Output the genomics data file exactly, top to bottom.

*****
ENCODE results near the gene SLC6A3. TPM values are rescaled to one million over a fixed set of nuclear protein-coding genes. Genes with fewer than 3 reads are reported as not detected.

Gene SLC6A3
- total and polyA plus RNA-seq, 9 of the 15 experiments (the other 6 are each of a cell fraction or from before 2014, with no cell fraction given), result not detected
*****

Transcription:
ENCODE results near the gene SLC6A3. TPM values are rescaled to one million over a fixed set of nuclear protein-coding genes. Genes with fewer than 3 reads are reported as not detected.

Gene SLC6A3
- total and polyA plus RNA-seq, 9 of the 15 experiments (the other 6 are each of a cell fraction or from before 2014, with no cell fraction given), result not detected